It may be, but the media storm leading up to AT&T’s letter began because a video posted to YouTube by a systems administrator showed the Carrier IQ software recording all kinds of consumer data on the sly while phones were in use. Rather than explain its technology and empathize with consumers, Carrier IQ’s first reaction was to send the systems administrator a cease-and-desist letter.
Later, Carrier IQ made it clear that its service-provider clients were not surreptitiously snooping on consumers and that the YouTube post showed results that weren’t at all typical of how its technology was normally used. Still, consumers felt wronged. The very idea that consumer movements and activities were being “watched” by carriers caused uproar and, in response, Sprint, one of Carrier IQ’s clients, announced in December that it would disable the software on all of its phones.
The New Currency: Trust
It is easier than ever for a business to get information about its customers, but it is difficult to know what you can do with what you learn.
In Identity Shift, Cerra, along with co-author and fellow SMU grad Christina James, surveyed 5,000 American consumers and closely observed, interviewed, and recorded 30 families, including five from Dallas. In an attempt to learn more about “the human spirit behind our interconnected networks,” Cerra hit a central theme that crushed Carrier IQ.
“Trust is the currency of our lives now,” Cerra says. “It’s earned over time and it is lost in a moment.”
Through her work, the author discovered many inconsistencies. Researchers hear folks saying one thing and observe them doing another. In one of the book’s anecdotes, a protective mother keeps the family computer in a shared room and closely watches what her kids do online. But while researchers are present, she casually tells her daughter to click through and ignore a PC security warning that popped up while browsing the Internet.
Cerra says the mother’s “learned helplessness” probably comes from seeing too many false alarms from the very same software programs and safeguards that are supposed to be protecting her.
She writes that consumers are well aware of the dangers of sharing too much data with sketchy sources. But dangle a coupon and all bets are off: “Despite this knowledge [of online threats], more than half in our study often share information about themselves in exchange for coupons, discounts, and updates. More than 20 percent admit to sharing as much as they can in order to get better, customized online deals. The knowledge of a threat is real, but it does little to deter the behavior of the U.S. consumer.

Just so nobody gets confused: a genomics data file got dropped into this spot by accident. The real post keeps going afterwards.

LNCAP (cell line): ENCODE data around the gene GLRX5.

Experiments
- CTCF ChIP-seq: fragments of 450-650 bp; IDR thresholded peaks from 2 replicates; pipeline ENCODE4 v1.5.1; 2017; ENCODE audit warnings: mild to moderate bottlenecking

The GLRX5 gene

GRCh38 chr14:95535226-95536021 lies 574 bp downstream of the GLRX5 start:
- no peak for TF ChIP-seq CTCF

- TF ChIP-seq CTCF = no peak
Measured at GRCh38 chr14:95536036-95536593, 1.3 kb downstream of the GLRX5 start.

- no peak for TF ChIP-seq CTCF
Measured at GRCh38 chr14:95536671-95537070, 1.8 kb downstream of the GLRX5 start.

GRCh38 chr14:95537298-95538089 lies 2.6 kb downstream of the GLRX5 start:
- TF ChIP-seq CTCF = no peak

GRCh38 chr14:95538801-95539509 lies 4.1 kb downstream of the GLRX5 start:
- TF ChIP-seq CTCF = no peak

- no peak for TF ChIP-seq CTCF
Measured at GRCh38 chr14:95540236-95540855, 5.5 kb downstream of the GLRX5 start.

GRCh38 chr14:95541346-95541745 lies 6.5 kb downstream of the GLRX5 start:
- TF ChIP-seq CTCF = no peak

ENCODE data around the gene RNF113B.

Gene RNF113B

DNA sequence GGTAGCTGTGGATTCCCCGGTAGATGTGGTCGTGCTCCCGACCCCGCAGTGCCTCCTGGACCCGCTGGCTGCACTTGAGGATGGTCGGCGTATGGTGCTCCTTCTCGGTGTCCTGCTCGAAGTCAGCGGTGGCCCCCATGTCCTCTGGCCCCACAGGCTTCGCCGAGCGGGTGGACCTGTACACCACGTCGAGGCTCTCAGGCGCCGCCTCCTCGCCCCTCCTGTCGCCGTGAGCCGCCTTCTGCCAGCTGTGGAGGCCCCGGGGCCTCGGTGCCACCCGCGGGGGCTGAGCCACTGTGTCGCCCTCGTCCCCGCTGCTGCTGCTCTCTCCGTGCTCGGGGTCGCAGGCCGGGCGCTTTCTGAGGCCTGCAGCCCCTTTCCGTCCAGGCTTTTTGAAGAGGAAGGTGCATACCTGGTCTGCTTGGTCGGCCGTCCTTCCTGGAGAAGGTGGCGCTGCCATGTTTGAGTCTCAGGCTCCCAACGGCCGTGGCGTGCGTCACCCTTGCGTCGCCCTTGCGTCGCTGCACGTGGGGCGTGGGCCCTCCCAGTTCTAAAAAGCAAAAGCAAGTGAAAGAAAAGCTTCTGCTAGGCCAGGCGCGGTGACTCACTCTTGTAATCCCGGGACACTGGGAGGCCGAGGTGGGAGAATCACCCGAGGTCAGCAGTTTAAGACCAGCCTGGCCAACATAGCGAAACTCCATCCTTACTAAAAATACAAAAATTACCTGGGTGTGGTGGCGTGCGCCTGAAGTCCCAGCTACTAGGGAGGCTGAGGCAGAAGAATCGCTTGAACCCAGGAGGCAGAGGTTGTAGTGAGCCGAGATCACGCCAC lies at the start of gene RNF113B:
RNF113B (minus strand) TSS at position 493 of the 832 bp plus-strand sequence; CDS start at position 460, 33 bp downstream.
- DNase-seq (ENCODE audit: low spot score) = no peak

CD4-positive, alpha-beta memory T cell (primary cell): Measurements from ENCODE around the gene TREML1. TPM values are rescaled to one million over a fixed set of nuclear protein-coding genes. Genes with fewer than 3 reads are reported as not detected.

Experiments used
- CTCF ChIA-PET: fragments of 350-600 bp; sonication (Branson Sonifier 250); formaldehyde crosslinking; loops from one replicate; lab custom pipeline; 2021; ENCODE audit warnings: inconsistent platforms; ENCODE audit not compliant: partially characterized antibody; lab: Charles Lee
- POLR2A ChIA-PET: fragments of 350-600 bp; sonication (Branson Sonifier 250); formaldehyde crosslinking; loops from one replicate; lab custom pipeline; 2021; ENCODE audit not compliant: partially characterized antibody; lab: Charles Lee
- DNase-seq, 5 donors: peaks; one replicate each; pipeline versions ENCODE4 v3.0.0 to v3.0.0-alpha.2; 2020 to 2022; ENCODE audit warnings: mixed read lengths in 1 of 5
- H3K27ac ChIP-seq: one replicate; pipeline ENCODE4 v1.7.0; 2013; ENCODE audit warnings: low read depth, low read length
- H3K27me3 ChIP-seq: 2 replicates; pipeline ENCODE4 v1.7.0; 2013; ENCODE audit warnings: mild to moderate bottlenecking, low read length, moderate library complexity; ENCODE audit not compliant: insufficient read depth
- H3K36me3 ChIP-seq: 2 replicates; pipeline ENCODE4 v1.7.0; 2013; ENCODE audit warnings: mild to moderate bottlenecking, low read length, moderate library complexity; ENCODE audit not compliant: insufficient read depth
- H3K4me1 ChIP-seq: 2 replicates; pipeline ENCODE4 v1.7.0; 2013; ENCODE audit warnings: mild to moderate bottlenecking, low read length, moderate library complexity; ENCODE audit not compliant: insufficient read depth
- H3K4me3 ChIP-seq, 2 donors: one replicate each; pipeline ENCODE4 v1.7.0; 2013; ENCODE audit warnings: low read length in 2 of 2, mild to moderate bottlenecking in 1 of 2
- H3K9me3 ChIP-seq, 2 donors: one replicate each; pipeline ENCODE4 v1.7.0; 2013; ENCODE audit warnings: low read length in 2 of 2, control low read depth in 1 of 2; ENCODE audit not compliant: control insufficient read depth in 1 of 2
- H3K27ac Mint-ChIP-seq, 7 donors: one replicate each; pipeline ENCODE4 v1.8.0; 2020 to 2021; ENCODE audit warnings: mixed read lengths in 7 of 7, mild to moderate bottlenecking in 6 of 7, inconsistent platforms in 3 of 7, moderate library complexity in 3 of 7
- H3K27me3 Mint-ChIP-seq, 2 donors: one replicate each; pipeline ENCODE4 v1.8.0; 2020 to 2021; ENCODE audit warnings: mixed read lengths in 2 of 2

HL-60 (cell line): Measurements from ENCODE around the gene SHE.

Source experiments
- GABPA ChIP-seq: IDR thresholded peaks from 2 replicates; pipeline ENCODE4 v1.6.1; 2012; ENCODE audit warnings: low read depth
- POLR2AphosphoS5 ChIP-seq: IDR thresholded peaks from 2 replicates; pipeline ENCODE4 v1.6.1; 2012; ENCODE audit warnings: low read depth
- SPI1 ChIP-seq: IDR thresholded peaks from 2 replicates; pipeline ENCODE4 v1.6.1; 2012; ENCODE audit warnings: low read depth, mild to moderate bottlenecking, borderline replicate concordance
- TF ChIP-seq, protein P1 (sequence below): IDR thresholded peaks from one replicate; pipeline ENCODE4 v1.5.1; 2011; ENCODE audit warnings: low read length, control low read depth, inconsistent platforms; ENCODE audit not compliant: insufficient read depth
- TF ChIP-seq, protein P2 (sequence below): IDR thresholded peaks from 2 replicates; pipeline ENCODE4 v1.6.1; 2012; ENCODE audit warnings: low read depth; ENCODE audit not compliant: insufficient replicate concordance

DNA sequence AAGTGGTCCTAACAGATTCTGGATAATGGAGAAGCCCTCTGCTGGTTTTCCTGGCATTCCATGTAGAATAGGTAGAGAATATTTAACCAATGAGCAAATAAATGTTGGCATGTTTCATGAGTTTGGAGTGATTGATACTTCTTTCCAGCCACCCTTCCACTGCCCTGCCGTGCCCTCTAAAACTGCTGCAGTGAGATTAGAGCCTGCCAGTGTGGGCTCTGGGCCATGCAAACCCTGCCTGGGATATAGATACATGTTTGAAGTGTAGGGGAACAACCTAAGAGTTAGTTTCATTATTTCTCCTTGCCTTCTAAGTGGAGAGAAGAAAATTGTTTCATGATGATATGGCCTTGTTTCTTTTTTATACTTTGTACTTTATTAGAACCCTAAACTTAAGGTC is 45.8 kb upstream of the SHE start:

“We are not always rational, as much as we rationalize,” Cerra says.
And who we are online doesn’t always square with who we really are. That fact puts pressure on companies that want to use social media,
get closer to their consumers, and mine all the data that our digital lives make available to provide better products and services.
This all comes back to the iPhone, probably the most powerful catalyst shaping today’s digital consumer.
We’re entering a golden age of customized services, tailored advertisements, and made-to-order entertainment. But companies must be
careful to empower consumers without exploiting them. Consumers want services catered to them, but they also want privacy. Even if they treat their own personal details with indifference on Facebook, businesses can’t.
“It’s not exactly a clean debate,” Cerra says. “You want to have diagnostics, but at the other end, you have to be transparent so that you’re not perceived as doing something that’s not trustworthy.”
She adds: “The good news for service providers and companies in this debate is that ... there is a trend where consumers are starting to understand when they use online services that if you’re not paying, you are the product.”
Still, she says transparency is the best policy for any facet of business touching the digital consumer. That brings up the “shift” in our thinking, a central premise of Cerra’s book. It’s time to move the debate away from how to build just the right service, offer, or incentive for consumers. Instead, Cerra says, companies should give consumers the power to monitor, measure, and really understand what they’re opting into. Let them build it themselves and keep their offers, policies, and rewards transparent and simple.
“With consumers, if you try to get it all right, you’re going to get it wrong,” she says.
Phil Harvey is editor-in-chief of Light Reading, a UBM TechWeb publication covering the global communications industry.